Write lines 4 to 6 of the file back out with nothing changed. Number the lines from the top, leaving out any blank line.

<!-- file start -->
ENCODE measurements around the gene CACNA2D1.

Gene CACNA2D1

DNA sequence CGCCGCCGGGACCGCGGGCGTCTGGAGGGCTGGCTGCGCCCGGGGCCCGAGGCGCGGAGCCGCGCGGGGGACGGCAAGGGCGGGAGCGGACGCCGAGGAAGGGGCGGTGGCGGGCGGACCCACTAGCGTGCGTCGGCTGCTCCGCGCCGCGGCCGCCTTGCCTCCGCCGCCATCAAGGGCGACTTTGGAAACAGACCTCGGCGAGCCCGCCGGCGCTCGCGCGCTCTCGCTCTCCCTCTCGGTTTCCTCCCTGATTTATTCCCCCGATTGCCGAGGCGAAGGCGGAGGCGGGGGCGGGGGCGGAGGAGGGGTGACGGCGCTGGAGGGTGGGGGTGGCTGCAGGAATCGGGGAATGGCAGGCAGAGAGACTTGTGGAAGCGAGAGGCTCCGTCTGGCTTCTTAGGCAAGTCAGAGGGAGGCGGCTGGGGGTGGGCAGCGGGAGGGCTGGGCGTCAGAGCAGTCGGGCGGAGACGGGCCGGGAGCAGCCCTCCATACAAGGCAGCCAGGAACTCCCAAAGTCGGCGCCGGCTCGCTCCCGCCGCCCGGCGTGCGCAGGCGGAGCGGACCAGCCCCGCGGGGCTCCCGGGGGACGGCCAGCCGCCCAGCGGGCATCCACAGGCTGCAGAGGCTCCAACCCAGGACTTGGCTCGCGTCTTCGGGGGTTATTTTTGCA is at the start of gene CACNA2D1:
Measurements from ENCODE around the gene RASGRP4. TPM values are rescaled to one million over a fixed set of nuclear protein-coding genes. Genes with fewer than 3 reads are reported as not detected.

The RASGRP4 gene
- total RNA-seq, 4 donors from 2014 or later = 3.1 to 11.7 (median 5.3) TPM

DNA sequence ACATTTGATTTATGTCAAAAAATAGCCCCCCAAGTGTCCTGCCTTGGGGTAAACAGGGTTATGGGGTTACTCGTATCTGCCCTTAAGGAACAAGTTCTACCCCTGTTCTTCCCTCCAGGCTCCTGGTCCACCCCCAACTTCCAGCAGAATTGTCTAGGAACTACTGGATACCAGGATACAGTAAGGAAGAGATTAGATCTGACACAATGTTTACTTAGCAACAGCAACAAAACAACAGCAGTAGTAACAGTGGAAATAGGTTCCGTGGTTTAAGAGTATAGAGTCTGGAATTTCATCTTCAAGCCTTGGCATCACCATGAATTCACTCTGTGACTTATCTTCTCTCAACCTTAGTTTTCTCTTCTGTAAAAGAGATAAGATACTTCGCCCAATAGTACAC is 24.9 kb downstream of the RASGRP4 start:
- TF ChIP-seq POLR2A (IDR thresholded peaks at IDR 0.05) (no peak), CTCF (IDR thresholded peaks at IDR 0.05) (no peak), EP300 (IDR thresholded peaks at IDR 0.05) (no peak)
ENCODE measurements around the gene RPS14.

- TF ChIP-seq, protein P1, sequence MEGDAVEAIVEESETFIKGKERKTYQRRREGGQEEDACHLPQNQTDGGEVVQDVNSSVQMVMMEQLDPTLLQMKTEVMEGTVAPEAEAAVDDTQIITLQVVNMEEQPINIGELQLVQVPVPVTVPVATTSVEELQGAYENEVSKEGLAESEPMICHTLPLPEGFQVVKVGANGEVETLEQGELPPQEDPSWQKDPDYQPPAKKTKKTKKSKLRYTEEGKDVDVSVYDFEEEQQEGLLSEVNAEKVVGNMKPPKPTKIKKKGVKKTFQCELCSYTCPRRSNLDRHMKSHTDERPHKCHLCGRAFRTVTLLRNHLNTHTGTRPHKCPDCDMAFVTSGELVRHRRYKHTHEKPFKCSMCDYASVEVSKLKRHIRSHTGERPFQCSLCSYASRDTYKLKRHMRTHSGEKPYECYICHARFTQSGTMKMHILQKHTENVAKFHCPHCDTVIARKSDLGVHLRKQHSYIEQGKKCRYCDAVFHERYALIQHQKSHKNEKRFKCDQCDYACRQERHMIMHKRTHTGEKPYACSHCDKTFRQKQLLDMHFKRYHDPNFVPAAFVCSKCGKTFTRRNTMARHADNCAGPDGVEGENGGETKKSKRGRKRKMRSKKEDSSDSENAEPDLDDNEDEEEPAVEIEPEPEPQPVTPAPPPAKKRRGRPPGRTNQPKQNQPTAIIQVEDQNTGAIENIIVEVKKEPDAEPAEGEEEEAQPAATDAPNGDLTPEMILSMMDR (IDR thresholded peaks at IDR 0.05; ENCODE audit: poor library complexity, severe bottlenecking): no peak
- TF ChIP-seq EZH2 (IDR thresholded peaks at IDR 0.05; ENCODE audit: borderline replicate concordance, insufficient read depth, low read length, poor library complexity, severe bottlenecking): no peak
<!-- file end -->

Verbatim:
Measurements from ENCODE around the gene RASGRP4. TPM values are rescaled to one million over a fixed set of nuclear protein-coding genes. Genes with fewer than 3 reads are reported as not detected.

The RASGRP4 gene
- total RNA-seq, 4 donors from 2014 or later = 3.1 to 11.7 (median 5.3) TPM